Some NASCAR fans in garage/pits in desperate need of etiquette lesson
There was all kinds of news coming out of the Bristol (Ten.) Motor Speedway race weekend that culminated in Sunday’s running of the Food City 500 race weekend — Carl Edwards claimed his first win of the season, snapping a Kyle Busch winning streak, and speaking of Busch, he failed to win a race all weekend. Busch was part of what has seemed to become the biggest story coming out of the Bristol weekend, but it’s not for anything that happened on-track. Instead, the big story is one of a woman who got clipped by Busch’s No. 18 Joe Gibbs Racing Toyota as it headed to the garage. In case you haven’t heard about it or seen the footage, recounts and video are floating around all over the Internet.
In the days since, the incident has incited conversation on the topic of folks in the infield at NASCAR races. Has NASCAR become to accessible? Maybe so.
NASCAR has been applauded for years for its fan accessibility. Fans have more access to drivers and other competitors than fans of other sports. Knowing the right people or being willing to pay the financial price gives fans opportunities to gain a closeness to the action unheard of in other professional sports, or even in lower levels of other sports, for that matter.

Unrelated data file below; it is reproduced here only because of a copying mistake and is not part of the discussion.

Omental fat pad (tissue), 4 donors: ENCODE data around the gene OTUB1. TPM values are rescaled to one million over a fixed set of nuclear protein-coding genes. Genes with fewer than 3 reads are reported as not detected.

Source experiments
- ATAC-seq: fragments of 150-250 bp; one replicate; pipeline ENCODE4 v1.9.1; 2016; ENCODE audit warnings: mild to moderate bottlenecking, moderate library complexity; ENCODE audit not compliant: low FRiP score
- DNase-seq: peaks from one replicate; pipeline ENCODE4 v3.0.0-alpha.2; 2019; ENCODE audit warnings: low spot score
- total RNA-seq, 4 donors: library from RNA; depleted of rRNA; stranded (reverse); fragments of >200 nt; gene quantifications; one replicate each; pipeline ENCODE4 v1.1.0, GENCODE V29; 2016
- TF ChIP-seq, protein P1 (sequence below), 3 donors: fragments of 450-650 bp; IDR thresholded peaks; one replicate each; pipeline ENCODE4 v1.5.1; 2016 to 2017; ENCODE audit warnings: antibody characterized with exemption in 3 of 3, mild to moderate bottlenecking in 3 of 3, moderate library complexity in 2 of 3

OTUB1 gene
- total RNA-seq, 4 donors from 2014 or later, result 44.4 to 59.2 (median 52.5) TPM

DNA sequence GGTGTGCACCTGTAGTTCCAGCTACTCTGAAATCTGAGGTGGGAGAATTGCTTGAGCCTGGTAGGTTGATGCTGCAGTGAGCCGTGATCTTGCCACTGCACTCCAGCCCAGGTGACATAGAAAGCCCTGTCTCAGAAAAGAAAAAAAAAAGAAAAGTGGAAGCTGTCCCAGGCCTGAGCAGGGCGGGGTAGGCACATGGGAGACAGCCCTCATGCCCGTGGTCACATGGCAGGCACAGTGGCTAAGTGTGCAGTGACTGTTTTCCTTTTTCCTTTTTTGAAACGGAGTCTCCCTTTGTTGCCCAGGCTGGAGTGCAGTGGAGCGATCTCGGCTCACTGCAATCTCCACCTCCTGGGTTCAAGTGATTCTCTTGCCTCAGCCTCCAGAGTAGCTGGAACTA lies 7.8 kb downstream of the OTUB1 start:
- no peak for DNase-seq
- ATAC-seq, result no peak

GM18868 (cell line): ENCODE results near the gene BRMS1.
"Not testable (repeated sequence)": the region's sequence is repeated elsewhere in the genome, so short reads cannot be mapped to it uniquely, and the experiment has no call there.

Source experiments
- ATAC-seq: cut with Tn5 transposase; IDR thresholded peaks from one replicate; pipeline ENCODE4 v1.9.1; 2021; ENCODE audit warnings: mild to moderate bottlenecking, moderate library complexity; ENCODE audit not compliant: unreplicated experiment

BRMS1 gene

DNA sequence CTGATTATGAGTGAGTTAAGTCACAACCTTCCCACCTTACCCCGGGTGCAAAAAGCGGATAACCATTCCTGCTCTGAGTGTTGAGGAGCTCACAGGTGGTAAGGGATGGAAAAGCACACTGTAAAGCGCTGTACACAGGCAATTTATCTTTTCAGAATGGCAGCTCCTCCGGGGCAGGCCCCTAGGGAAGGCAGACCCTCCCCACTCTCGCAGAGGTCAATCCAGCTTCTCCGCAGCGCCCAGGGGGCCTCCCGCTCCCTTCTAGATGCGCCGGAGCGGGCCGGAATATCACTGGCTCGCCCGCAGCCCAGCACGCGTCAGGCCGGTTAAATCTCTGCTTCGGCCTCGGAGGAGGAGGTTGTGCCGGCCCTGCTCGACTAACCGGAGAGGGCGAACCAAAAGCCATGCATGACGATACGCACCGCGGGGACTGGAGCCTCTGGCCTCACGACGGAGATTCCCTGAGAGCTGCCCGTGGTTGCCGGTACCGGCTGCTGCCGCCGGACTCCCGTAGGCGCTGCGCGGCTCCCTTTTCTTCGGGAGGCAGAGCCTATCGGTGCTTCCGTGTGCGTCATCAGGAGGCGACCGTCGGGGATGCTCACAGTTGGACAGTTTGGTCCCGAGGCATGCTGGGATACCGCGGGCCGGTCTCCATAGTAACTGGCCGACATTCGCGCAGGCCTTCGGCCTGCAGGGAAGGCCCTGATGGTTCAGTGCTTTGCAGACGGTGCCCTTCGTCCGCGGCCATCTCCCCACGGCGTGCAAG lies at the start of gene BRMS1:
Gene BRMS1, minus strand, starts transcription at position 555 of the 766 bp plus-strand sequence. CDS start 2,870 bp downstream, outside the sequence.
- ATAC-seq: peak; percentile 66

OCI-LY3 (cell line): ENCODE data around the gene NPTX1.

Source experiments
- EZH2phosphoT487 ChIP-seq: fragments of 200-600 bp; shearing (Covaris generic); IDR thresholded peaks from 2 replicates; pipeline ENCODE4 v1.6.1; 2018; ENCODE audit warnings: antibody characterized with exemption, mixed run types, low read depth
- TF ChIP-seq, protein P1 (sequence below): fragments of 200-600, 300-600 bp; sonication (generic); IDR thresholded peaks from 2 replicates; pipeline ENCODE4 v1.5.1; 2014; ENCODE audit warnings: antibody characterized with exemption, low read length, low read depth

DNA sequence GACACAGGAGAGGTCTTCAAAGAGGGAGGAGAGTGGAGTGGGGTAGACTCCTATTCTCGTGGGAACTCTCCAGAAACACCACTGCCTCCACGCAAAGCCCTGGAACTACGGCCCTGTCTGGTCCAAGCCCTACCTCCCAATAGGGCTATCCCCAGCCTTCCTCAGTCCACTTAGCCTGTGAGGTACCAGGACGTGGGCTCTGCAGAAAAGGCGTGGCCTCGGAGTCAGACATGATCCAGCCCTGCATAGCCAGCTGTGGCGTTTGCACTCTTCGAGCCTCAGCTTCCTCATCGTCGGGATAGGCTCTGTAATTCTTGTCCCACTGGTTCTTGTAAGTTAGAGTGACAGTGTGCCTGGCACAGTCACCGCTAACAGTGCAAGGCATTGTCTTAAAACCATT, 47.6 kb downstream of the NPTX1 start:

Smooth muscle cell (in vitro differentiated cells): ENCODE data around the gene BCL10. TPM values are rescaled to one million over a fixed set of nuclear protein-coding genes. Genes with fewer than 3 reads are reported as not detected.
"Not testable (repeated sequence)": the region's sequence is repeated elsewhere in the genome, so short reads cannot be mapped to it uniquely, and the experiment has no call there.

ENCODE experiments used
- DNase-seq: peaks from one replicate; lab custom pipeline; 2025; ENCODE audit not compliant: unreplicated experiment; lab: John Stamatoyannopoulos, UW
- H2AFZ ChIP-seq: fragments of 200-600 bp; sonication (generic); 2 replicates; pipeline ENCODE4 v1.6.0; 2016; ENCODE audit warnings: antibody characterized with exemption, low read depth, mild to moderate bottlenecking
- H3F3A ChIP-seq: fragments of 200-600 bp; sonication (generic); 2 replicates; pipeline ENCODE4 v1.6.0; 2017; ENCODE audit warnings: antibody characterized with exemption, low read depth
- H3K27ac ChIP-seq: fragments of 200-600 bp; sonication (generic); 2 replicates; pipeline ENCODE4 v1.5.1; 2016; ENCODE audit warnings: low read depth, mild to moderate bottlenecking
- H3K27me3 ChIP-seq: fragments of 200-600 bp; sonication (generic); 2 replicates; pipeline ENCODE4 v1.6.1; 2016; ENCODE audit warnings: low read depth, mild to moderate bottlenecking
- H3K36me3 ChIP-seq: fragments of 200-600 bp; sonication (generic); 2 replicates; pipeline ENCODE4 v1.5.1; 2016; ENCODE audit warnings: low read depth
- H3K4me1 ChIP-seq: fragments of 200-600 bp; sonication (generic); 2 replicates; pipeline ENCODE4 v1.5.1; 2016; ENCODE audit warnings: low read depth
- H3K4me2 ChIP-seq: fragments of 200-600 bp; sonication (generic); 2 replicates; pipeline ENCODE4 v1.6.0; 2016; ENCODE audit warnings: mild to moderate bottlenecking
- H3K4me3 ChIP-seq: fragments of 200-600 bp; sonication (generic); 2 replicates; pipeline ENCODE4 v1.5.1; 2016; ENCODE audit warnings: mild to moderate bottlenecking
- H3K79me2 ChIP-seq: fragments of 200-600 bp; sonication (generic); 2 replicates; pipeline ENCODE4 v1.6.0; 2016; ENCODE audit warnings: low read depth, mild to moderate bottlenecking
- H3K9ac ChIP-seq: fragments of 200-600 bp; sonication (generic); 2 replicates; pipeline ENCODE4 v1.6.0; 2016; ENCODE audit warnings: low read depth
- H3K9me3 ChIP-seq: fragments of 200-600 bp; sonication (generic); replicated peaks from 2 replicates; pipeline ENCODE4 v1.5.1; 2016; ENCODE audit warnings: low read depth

But has NASCAR become too accessible? Are there too many fans in competitors’ working areas? Maybe so, but I’m not so sure. I’m more inclined to chalk this up to someone in the garage not being as alert or paying as much attention to her surroundings as she should’ve been.
Maybe the answer to what happened Saturday isn’t a decrease of people with garage access; maybe the answer is education. Perhaps those in the garage need to learn better how to be more alert and aware of their surroundings. And while we’re at it, an education on giving team members, including drivers, space to do their jobs also is sorely needed.
I think many fans in the garage have the tendency to be too intrusive around competitors, i.e. mechanics, etc., trying to do their jobs to get their cars prepped. Remember, you may or may not be on vacation; either way, you’re there for a good time. Team members, though, aren’t on vacation. They’re there to do their jobs. Show them the courtesy of allowing them to do their jobs to the best of their abilities with little, and better yet no, distraction. After all, wouldn’t that make for a better show, i.e. race, and isn’t that what we all want?
Here’s an idea: See your favorite driver in a meeting with team members, seeming to discuss race set-ups, etc., give them space. Wait a few minutes until said driver seems to be “available.” Is that too much to ask?
Long story short, I think fan etiquette lessons are in order. How these lessons should be doled out, I don’t know, but they’re definitely needed by some fans — not all, by any means, but definitely some.